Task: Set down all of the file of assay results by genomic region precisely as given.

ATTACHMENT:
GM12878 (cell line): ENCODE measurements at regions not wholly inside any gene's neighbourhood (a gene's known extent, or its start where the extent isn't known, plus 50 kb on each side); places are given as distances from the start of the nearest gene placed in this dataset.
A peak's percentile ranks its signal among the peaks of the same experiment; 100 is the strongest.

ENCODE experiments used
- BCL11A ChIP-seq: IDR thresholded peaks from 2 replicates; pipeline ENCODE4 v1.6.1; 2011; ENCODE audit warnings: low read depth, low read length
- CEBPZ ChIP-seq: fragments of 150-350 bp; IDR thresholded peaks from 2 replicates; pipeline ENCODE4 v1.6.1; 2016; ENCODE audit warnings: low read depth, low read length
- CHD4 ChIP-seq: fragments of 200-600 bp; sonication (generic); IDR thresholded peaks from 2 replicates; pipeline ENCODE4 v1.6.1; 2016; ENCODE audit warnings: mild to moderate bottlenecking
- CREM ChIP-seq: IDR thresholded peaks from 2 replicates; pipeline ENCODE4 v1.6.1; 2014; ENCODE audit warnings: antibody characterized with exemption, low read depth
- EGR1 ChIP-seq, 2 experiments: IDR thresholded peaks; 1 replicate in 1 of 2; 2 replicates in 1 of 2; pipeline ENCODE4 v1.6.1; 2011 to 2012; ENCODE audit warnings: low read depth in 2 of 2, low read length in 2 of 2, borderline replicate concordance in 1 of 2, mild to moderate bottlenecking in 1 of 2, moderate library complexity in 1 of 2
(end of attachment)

GM12878 (cell line): ENCODE measurements at regions not wholly inside any gene's neighbourhood (a gene's known extent, or its start where the extent isn't known, plus 50 kb on each side); places are given as distances from the start of the nearest gene placed in this dataset.
A peak's percentile ranks its signal among the peaks of the same experiment; 100 is the strongest.

ENCODE experiments used
- BCL11A ChIP-seq: IDR thresholded peaks from 2 replicates; pipeline ENCODE4 v1.6.1; 2011; ENCODE audit warnings: low read depth, low read length
- CEBPZ ChIP-seq: fragments of 150-350 bp; IDR thresholded peaks from 2 replicates; pipeline ENCODE4 v1.6.1; 2016; ENCODE audit warnings: low read depth, low read length
- CHD4 ChIP-seq: fragments of 200-600 bp; sonication (generic); IDR thresholded peaks from 2 replicates; pipeline ENCODE4 v1.6.1; 2016; ENCODE audit warnings: mild to moderate bottlenecking
- CREM ChIP-seq: IDR thresholded peaks from 2 replicates; pipeline ENCODE4 v1.6.1; 2014; ENCODE audit warnings: antibody characterized with exemption, low read depth
- EGR1 ChIP-seq, 2 experiments: IDR thresholded peaks; 1 replicate in 1 of 2; 2 replicates in 1 of 2; pipeline ENCODE4 v1.6.1; 2011 to 2012; ENCODE audit warnings: low read depth in 2 of 2, low read length in 2 of 2, borderline replicate concordance in 1 of 2, mild to moderate bottlenecking in 1 of 2, moderate library complexity in 1 of 2